Montana Free PressNationally, the program’s payments total more than $10 billion in taxpayer money. The Market Facilitation Program was created in 2018 as a way to shield farmers from the trade war heat. In a release, U.S. Secretary of Agriculture Sonny Perdue described the program as “a short-term relief strategy to protect agricultural producers while the Administration works on free, fair, and reciprocal trade deals to open more markets in the long run to help American farmers compete globally.” The 2019 payments are based on USDA estimates of economic losses caused by retaliatory tariffs levied on U.S. agricultural products imported into foreign markets. By making imports more expensive, those tariffs make it harder for American businesses to sell their products abroad, driving down commodity prices and cutting into farmers’ bottom lines. For example, the USDA estimates pork tariffs stemming from the trade war have cost American hog producers $831 million — a figure that works out to $11 per head. As such, pork producers were eligible to apply for compensation of $11 per hog through the program. For commodity crops like wheat, lentils, and chickpeas, the USDA pegged 2019 payments to estimated agricultural losses at the county level. To calculate a farmer’s compensation, the USDA multiplies the county rate by a producer’s eligible acreage. While major soybean- and cotton-producing counties in the Midwest and South saw compensation rates as high as $150 an acre, most Montana commodity farmers were compensated at the program’s minimum rate of $15 an acre. Beef, one of Montana’s major agricultural products, isn’t included in the 2019 Market Facilitation Program. Compensated products include hogs, dairy, wheat, corn, and alfalfa hay, as well as some specialty crops like cherries. Shortly after President Donald Trump took office in 2017, he pulled back from the Trans-Pacific Partnership, an unratified free-trade agreement negotiated by the Obama administration that would have limited tariffs and other trade barriers between the U.S. and several Pacific Rim countries. The Trump administration has instead sought to negotiate bilateral trade agreements, often threatening or implementing new tariffs as a negotiating strategy. Trading partners have often responded in kind. After the U.S. levied tariffs on steel from China in 2018, for example, the Chinese government responded by adding tariffs to imported U.S. agricultural products, including Montana grain. Canada, Mexico, the European Union, Turkey, and India have also implemented retaliatory tariffs in recent years, according to the Congressional Research Service. Some of those tariffs have been lifted as nations reach new trade agreements with the U.S. Montana farmers received $29.2 million through the program in 2018, according to USDA data. The $114 million total for 2019 includes two of three payment rounds, with the third expected later this month. Those figures don’t include other farm subsidy programs. Montana hog and dairy producers have received $2 million through the Market Facilitation Program in 2019, with alfalfa hay producers receiving $2.6 million. The vast majority of Montana’s 2019 money — $109.2 million — went to commodity crop growers, who received on median $3,794 per farm.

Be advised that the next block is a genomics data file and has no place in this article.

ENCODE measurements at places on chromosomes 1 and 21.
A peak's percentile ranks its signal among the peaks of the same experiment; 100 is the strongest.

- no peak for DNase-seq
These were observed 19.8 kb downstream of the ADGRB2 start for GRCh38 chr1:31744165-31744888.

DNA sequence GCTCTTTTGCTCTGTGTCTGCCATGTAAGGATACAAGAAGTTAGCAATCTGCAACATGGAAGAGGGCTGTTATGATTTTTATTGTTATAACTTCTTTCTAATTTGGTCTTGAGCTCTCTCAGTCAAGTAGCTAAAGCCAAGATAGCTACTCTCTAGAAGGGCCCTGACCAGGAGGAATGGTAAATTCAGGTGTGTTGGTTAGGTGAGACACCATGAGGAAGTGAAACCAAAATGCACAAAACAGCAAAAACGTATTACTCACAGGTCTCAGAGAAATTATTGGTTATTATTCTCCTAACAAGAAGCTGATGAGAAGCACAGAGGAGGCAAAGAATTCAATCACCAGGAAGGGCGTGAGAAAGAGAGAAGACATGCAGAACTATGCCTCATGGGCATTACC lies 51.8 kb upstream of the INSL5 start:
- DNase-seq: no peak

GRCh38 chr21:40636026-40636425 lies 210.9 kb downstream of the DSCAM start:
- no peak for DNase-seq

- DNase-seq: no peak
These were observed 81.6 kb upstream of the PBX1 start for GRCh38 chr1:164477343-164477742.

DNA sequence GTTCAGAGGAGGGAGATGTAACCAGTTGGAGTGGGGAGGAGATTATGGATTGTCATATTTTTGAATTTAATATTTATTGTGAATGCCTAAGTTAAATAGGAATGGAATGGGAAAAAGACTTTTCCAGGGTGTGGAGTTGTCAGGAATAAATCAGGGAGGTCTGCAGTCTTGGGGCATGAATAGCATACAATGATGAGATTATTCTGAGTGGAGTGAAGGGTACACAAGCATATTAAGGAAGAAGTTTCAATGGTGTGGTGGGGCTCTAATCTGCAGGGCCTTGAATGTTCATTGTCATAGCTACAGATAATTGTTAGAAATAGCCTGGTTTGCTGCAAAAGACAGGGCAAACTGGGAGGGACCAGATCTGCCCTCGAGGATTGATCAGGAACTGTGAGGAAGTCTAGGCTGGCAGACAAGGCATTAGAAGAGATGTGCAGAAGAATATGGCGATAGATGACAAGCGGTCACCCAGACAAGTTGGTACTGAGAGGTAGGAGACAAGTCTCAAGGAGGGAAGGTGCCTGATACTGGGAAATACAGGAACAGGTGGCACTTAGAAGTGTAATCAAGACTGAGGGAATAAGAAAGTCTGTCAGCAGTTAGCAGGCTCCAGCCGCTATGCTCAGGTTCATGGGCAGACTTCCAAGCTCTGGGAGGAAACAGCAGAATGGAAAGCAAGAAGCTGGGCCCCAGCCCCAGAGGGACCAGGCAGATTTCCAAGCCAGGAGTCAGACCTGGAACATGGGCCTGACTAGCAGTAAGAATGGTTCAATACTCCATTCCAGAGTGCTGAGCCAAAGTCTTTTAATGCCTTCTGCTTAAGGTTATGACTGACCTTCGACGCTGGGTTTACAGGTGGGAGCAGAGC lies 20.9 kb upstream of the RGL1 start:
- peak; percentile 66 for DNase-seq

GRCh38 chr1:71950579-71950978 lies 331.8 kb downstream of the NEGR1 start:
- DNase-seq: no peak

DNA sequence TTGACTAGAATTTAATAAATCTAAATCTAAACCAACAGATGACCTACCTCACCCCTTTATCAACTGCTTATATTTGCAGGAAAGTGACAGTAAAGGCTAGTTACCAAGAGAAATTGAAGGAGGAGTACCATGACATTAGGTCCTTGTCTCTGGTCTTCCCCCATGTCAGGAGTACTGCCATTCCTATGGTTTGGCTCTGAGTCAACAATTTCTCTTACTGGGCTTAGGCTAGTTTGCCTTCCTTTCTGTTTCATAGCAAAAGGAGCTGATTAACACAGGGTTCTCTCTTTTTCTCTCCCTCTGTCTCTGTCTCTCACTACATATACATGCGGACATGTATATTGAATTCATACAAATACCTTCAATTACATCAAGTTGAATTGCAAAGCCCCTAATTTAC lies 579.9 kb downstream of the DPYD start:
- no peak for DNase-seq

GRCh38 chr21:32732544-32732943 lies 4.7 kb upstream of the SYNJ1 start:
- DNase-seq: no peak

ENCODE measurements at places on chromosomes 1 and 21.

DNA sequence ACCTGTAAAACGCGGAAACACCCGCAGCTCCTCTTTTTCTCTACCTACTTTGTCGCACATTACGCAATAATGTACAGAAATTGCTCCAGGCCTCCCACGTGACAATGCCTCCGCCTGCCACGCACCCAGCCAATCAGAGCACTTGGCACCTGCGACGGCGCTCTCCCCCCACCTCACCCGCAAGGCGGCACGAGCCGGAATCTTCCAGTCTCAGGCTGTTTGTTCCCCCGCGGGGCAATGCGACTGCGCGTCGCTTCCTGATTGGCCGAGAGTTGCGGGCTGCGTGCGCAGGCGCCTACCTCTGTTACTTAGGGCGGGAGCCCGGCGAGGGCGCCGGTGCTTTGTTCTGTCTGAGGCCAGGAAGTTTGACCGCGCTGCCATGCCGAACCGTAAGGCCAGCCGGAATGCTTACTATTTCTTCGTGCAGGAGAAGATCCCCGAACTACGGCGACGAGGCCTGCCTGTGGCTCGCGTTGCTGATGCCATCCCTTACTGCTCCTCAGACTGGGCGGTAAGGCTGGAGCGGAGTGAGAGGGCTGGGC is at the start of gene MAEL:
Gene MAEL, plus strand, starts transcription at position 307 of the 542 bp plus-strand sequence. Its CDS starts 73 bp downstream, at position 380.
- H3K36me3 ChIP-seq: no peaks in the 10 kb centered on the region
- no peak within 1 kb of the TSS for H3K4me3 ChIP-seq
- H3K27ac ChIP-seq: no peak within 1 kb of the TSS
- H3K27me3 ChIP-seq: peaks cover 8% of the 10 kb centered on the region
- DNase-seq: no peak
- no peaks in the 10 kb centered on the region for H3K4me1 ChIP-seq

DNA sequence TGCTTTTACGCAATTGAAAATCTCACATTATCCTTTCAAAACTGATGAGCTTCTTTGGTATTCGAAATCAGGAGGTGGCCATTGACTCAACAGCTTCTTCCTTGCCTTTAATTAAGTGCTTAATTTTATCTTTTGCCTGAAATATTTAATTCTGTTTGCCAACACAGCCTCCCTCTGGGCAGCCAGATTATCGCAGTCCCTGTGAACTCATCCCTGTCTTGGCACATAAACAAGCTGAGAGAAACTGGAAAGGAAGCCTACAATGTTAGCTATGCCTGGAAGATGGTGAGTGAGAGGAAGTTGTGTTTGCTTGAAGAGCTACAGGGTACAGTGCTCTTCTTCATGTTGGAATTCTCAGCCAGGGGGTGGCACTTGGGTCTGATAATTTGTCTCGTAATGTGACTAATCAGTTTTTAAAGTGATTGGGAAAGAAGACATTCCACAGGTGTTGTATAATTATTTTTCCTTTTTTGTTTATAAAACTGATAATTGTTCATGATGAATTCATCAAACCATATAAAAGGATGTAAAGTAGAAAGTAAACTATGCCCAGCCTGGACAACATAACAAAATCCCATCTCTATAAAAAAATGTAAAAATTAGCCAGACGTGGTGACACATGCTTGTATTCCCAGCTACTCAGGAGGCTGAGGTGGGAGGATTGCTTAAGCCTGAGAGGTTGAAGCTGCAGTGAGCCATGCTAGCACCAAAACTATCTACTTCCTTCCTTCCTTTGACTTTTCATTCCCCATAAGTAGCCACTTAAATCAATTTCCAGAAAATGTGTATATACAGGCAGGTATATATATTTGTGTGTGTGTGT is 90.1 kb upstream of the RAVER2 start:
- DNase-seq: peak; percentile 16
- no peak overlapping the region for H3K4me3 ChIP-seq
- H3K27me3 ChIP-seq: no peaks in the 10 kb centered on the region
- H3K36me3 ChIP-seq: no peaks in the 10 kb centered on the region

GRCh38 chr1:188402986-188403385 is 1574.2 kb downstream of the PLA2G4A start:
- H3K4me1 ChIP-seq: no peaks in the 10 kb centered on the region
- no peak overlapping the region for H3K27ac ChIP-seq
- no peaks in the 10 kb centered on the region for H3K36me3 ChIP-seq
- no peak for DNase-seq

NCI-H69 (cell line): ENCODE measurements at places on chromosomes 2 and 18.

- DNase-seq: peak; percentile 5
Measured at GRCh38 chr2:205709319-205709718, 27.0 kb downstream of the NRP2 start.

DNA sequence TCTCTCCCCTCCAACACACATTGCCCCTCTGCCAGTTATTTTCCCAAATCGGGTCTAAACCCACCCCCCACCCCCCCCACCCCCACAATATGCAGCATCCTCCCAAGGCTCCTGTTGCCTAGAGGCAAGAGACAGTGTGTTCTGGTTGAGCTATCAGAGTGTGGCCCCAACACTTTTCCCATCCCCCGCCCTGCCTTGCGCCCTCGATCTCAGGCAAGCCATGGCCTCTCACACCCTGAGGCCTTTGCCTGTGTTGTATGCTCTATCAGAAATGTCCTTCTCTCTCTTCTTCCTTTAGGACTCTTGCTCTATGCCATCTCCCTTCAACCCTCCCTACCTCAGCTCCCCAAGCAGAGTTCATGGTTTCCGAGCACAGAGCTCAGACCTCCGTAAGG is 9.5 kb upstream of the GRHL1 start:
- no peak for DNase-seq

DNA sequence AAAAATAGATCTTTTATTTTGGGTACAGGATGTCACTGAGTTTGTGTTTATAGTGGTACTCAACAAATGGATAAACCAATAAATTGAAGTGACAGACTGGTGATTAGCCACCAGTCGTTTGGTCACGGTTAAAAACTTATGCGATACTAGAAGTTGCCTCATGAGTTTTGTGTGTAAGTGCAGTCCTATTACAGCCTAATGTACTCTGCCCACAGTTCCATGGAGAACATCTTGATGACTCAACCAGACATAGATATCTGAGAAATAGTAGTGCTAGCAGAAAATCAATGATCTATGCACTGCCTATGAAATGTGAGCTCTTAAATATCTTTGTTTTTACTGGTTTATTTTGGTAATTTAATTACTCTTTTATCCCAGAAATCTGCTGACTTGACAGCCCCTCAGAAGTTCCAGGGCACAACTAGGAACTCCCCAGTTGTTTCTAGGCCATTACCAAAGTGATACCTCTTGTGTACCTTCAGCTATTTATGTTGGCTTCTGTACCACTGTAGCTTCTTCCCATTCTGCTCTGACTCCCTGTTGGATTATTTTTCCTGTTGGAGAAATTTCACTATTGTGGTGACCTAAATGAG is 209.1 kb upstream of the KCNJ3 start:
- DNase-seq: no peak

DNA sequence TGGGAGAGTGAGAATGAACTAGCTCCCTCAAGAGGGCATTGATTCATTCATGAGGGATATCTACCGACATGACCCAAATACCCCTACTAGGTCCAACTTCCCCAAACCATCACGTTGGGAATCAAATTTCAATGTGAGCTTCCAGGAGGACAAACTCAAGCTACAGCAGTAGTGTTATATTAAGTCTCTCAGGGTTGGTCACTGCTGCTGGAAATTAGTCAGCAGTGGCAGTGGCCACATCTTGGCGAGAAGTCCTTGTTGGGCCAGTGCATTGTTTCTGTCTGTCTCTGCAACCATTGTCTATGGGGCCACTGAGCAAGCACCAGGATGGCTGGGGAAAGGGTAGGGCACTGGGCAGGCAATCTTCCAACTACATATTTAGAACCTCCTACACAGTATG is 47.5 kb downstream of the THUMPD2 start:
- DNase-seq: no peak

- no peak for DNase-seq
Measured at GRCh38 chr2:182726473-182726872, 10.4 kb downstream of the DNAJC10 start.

In terms of geographical distribution, counties in Montana’s “Golden Triangle” between Cut Bank, Great Falls, and Havre have received particularly large subsidies. One of them, Chouteau County, with 5,800 residents and more than 2 million acres of farmland, received the most assistance of any Montana county, with 2019 payments to 588 producers totalling $9.2 million. For context, the USDA’s 2017 Census of Agriculture counted 633 farms in Chouteau County. According to the Bureau of Economic Analysis, Chouteau County’s net farm income in 2018 was $24.7 million. The eastern end of the Hi-Line has also seen large payouts through the program. Producers in Sheridan County, in Montana’s northeastern corner, received a combined $8.1 million in 2019 Market Facilitation Program payments. Slightly farther south, Garfield County farmers received $1.4 million last year — averaging $11,200 for each of the county’s farm operations. Ag industry leaders are skeptical that the program has put Montana farmers in the black, saying the trade dynamic, combined with bad weather, has made times tough for farmers. “We’d rather have trade than a check,” said John Youngberg, executive vice president of the Montana Farm Bureau Federation. “It certainly isn’t enough money to make everybody whole, or close to whole.” Walter Schweitzer, president of the Montana Farmers Union, echoed that concern. He also said he’s worried that disruptions caused by the trade war could hurt farmers in the long run, as foreign importers build relationships with new, non-American suppliers. “It’s way easier to keep a customer than to get a customer back,” he said. “We will never get back the market we had with China.” Schweitzer also said that much of the program’s assistance went to corporate agriculture instead of family farms — a complaint echoed by economists and Democratic lawmakers. “The actual distribution of the MFP payments flows to the largest and wealthiest farms that face the least risk of bankruptcy,” Montana State University economists Eric Belasco and Vincent Smith wrote in a Marketwatch opinion column last month. “Throwing money to the largest farms may be good politics for some, but this misuse of taxpayer funds should worry us all,” they continued.